K. I. Hwu He was born in Taichung, Taiwan, on August 24, 1965. He received the B.S. and Ph.D. degrees in electrical engineering from National Tsing Hua University, Hsinchu, Taiwan, in 1995 and 2001, respectively. From 2001 to 2002, he was the Team Leader of the Voltage-Regulated Module (VRM) at AcBel Company. From 2002 to 2004, he was a Researcher at the Energy and Resources Laboratories, Industrial Technology Research Institute. He is currently a Professor at the Institute of Electrical Engineering, National Taipei University of Technology, Taipei, Taiwan, where he was the Chairman of the Center for Power Electronics Technology from 2005 to 2006. His current research interests include power electronics, converter topology, and digital control.
T. J. Peng He received the M.S degree in electrical engineering from National Taipei University of Technology, Taipei, Taiwan. His research interest is power electronics.
References
Erickson R. W. , Maksimovic D. 2001 Fundamentals of Power Electronics 2nd ed. KLuwer Academic Publishers Norwell
Mohan N. , Undeland T. M. , Robbins W. P. 2003 Power Electronics 2nd ed. Wiley New York
Lin B. R. , Hsieh F. Y. , Chen J. J. 2008 “Analysis and implementation of a bidirectional converter with high converter ratio,” IEEE ICIT’08 1 - 6
Park K.B. , Moon G.W. , Youn M.J. 2011 “Nonisolated high step-up stacked converter based on boost-integrated isolated converter,” IEEE Transactions on Power Electronics 26 (2) 577 - 587    DOI : 10.1109/TPEL.2010.2066578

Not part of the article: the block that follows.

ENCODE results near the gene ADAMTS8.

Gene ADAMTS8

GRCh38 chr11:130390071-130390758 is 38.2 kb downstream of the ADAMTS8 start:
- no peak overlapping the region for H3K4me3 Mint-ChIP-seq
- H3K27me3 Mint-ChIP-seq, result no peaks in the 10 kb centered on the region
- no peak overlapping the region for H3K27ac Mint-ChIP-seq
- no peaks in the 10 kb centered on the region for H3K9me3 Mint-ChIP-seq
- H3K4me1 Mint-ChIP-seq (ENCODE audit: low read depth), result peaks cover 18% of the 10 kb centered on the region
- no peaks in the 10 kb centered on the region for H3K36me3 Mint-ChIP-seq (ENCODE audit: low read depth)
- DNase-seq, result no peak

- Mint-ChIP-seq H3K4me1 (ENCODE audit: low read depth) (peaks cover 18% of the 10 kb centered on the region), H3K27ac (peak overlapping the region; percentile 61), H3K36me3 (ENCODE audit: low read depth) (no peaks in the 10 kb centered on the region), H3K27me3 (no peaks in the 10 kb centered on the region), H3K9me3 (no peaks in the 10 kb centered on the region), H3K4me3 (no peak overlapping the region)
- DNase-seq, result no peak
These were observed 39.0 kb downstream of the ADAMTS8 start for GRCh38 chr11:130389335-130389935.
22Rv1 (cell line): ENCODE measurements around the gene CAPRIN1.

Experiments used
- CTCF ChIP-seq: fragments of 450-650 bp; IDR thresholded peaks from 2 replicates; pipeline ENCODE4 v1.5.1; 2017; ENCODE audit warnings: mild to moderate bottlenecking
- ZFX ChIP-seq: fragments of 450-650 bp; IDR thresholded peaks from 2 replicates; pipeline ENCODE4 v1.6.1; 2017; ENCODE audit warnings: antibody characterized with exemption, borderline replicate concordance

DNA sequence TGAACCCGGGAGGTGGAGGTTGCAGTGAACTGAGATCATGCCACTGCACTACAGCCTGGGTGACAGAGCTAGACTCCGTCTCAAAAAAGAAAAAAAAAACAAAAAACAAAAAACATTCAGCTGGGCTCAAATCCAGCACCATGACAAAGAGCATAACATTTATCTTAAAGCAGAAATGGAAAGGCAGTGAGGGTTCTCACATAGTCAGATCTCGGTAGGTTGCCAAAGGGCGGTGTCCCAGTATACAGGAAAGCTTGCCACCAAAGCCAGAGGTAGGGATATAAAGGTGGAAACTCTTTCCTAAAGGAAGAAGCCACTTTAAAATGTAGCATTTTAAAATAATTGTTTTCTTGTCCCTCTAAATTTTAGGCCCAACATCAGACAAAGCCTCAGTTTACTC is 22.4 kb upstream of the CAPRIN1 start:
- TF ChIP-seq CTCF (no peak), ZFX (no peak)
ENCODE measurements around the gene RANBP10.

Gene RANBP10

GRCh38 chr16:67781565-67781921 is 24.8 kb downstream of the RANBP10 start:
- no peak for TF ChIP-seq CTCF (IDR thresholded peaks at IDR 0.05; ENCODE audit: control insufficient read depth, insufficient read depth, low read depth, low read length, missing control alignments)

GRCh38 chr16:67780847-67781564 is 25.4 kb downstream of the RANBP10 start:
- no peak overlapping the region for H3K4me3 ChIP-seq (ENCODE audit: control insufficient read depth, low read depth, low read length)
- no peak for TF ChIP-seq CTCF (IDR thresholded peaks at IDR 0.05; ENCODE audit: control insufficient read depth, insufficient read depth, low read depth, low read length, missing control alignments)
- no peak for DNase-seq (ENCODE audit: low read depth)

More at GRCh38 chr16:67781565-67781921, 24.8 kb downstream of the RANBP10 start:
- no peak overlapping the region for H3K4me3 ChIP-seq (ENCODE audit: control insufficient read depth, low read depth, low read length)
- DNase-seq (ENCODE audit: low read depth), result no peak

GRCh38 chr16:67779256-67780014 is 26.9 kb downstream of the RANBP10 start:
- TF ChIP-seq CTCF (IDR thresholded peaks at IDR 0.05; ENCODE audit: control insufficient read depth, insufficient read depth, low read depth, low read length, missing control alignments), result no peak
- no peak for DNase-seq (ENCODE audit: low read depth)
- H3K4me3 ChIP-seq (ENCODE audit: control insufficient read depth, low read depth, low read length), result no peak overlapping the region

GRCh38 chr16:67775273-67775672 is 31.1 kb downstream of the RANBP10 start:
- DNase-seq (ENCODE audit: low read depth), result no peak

Deng Y. , Rong Q. , Zhao Y. , Shi J. , He X. 2012 “Single switch high step-up converters with built-in transformer voltage multiplier cell,” IEEE Transactions on Power Electronics 27 (8) 3557 - 3567    DOI : 10.1109/TPEL.2012.2183620
Li Wuhua , Li Weichen , He Xiangning , Xu D. , Wu Bin 2012 “General derivation law of nonisolated high-step-up interleaved converters with built-in transformer,” IEEE Transactions on Industrial Electronics 59 (3) 1650 - 1661    DOI : 10.1109/TIE.2011.2163375
Lai C. M. , Pan C. T. , Cheng M. C. 2012 “High-efficiency modular high step-up interleaved boost converter for dc-microgrid applications,” IEEE Transactions on Industrial Electronics 48 (1) 161 - 171
Wai R. J. , Duan R. Y. 2005 “High-efficiency power conversion for low power fuel cell generation system,” IEEE Transactions on Power Electronics 20 (4) 847 - 856    DOI : 10.1109/TPEL.2005.850936